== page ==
The outstanding combination of high tensile strength and extensibility of spider silk is believed to contribute to the material's toughness. Thus, there is great interest in engineering silk for biomedical products such as suture or implants. Additionally, over the years, many studies have also sought to enhance the mechanical properties of spider silk for wider applicability, e.g., by irradiating the material using ultra-violet radiation. However, the limitations surrounding the use of ultra-violet radiation for enhancing the mechanical properties of spider silk are not well-understood. Here, we have analyzed the mechanical properties of spider silk at short ultra-violet irradiation duration. Specimens of spider silk were subjected to ultra-violet irradiation (254-nm wavelength, i.e. UVC) for 10, 20, and 30 min, respectively, followed by tensile test to rupture to determine the strength (maximum stress), extensibility (rupture strain), and toughness (strain energy density to rupture). Controls, i.e., specimens that did not received UVC, were also subjected to tensile test to rupture to determine the respective mechanical properties. One-way analysis of variance reveals that these properties decrease significantly (p < 0.05) with increasing irradiation duration. Among the three mechanical parameters, the strength of the spider silk degrades most rapidly; the extensibility of the spider silk degrades the slowest. Overall, these changes correspond to the observed surface modifications as well as the bond rupture between the peptide chains of the treated silk. Altogether, this simple but comprehensive study provides some key insights into the dependence of the mechanical properties on ultra-violet irradiation duration.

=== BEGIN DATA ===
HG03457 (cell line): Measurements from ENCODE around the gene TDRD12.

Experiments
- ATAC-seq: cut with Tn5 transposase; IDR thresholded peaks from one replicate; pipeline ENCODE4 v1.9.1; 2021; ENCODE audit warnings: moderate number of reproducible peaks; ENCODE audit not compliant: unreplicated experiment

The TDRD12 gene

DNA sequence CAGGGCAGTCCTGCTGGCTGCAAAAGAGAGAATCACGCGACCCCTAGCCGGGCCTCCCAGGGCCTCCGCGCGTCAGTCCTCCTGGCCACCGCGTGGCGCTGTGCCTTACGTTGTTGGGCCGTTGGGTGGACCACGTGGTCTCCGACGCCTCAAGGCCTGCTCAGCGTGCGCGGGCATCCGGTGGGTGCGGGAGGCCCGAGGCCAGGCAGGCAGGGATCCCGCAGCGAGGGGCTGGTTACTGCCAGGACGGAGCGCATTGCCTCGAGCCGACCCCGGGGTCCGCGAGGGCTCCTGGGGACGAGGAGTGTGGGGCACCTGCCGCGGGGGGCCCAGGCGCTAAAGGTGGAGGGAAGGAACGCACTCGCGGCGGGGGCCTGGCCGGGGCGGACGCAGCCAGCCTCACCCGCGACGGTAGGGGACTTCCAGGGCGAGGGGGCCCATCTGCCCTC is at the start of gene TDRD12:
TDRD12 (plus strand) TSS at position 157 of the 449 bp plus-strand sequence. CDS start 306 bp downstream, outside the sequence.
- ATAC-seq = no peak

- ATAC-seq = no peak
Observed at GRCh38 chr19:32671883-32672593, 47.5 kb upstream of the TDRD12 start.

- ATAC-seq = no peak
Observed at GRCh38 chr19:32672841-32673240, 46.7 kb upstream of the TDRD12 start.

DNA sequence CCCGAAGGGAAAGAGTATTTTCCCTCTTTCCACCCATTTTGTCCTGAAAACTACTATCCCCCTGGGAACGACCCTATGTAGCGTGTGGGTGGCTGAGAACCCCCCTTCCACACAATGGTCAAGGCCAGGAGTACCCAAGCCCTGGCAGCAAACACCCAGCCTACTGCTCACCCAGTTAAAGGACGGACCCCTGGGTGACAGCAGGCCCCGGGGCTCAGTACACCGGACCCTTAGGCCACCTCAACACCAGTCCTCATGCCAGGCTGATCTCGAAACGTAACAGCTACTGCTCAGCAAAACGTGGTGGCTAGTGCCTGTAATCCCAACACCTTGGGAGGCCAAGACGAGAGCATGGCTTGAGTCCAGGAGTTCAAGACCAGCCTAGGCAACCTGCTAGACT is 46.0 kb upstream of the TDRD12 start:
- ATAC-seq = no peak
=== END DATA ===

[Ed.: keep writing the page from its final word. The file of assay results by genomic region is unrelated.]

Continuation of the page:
* Title and MeSH Headings from MEDLINE®/PubMed®, a database of the U.S. National Library of Medicine.